By far the most frequent entry is along the lines of: To a day’s work of self and a yoke of oxen. While oxen have largely been replaced by machinery in developed countries, for thousands of years they were an essential element of farming. A pair of oxen yoked together and directed by a driver can accomplish a wide range of tasks, including plowing a field, spreading manure, and hauling heavy objects. As the ledger shows, for two decades this nuanced skill was well-known to Mark, who spent entire days driving a team of animals by the commands of his voice and the crack of his whip.

“Father works like a slave,” acknowledged his son Albert.11 While this is a somewhat critical statement (one made by a son who deliberately chose not to take up farming), it nonetheless adds color to the ledger’s black-and-white data. In the same letter, Albert also describes Mark as “driving about like a thunder storm,” which was probably due to the fact that the family was preparing to move, but which also certainly points to Mark’s ability to work as hard as the very oxen he drove.12 “He likes it,” Albert wrote later of his father’s labors, “and that is enough.”13

Mark Baker’s whip, likely used for driving cattle. Longyear Museum collection.

Farm labor accounts for 47 percent of the ledger’s transactions. Driving oxen makes up the bulk of this statistic, but other farm work is included, such as in the following examples:

  • To two hands digging potatoes one day for N. G. Ladd on Oct. 1, 1838
  • To sowing wheat for Charles Colby on May 4, 1844
  • To thirteen and a half days haying for Alexander Tilton in July 1849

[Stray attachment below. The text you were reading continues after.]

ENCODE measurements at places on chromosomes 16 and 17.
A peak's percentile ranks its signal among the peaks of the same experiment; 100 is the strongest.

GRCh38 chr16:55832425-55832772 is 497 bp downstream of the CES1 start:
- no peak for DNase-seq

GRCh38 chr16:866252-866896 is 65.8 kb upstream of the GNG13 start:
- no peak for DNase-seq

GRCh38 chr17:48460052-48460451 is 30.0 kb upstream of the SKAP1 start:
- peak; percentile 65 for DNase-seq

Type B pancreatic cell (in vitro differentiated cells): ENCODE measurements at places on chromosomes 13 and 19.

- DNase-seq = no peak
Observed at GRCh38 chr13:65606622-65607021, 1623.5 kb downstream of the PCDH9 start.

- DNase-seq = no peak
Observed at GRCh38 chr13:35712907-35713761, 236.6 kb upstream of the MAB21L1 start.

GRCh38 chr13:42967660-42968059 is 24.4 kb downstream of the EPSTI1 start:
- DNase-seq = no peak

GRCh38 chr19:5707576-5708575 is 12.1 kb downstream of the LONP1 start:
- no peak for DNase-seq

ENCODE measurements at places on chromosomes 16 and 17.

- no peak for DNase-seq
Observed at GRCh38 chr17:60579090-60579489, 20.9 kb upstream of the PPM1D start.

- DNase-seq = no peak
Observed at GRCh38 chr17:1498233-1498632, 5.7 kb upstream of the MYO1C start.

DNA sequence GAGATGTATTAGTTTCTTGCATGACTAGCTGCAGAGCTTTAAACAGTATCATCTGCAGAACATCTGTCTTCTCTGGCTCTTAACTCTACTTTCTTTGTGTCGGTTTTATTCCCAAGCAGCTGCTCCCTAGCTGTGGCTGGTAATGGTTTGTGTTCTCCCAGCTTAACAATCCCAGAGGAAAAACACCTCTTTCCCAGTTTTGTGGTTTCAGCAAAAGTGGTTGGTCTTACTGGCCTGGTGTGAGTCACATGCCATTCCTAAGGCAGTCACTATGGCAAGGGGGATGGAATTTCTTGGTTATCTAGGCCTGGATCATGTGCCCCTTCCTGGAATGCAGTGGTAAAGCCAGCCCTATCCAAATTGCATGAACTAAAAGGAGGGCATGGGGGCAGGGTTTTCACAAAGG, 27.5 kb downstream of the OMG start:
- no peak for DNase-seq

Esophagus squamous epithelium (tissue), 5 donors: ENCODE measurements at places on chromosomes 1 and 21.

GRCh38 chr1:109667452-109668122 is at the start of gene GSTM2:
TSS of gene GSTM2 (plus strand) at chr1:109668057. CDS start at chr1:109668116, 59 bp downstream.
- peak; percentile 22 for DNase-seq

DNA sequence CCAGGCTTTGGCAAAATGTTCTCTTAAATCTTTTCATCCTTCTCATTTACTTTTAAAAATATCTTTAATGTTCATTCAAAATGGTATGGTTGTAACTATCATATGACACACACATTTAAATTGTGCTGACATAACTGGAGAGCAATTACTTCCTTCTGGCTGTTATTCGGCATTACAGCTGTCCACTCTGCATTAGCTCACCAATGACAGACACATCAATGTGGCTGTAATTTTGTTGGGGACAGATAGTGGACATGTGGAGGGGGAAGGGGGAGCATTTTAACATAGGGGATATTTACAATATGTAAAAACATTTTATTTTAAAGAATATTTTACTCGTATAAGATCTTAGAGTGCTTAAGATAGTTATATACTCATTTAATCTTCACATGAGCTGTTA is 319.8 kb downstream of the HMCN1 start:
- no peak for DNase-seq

Mark’s next-largest commodities were produce (mostly potatoes), chopped wood, and hay. He undertook a variety of other miscellaneous jobs as well, including helping Andrew Gault write his will, hauling stone and timber, framing structures, and even occasionally repairing shoes. All of this activity highlights how resourceful Mark Baker was as a provider for his family.

Over the 25-year period covered in his ledger, Mark’s prices remained fairly consistent. For a day’s work, he tended to charge 67 cents, which is equal to about $16 today.14 A day with oxen was worth twice as much, at a rate of $1.34. But a cord of wood was worth $2, which is about $48 today.15

Which of his goods or services, then, was the most lucrative? Although nearly half of Mark’s transactions were for his labor, they generated just 25 percent of his total income. By contrast, hay accounted for 9 percent of the transactions, but brought in 26 percent of his income. Given this, hay was statistically Mark’s best commodity. Interestingly, correspondence suggests that one of the reasons the Bakers moved was because the farm in Bow was producing poorly. And likewise, one of the selling points for the new farm in Sanbornton Bridge was the fact that it could produce a third more hay than the old one could.16

In total, the ledger records nearly $400 of income, which is about $9,700 today. Over a 25-year period, that may not seem like very much by today’s standards, but without additional information, it is difficult to fairly assess Mark in this regard.17

It is clear, however, that the ledger more accurately represents Mark’s secondary, rather than primary, income. In fact, the recorded business never averages more than one transaction per week, even in his busiest years. The major factor missing here is the work Mark had to do on his own farm, which would not be recorded in the ledger but was no doubt always his primary focus.

For the most part, the Bakers probably lived off the resources from their own land, and everyone did their part to help. The Baker girls, for instance, write of spending weeks in April making 70 pounds of maple sugar and molasses.18 Likewise, the ledger shows some seasonal patterns to Mark’s work, too.

In the colder months, Mark kept active selling wood and hay. His daughter Abigail recorded in 1837 how her father had prospered in his winter work, hauled all his timber to the shed, and had “the finest wood-pile in town.”19 In April, as the growing season started, Mark resumed helping others with their farm labor, while no doubt simultaneously managing his own crops, too. By the fall, he could sell off his harvest of corn, apples, and even cider. Potatoes, wood, and hay were year-round commodities.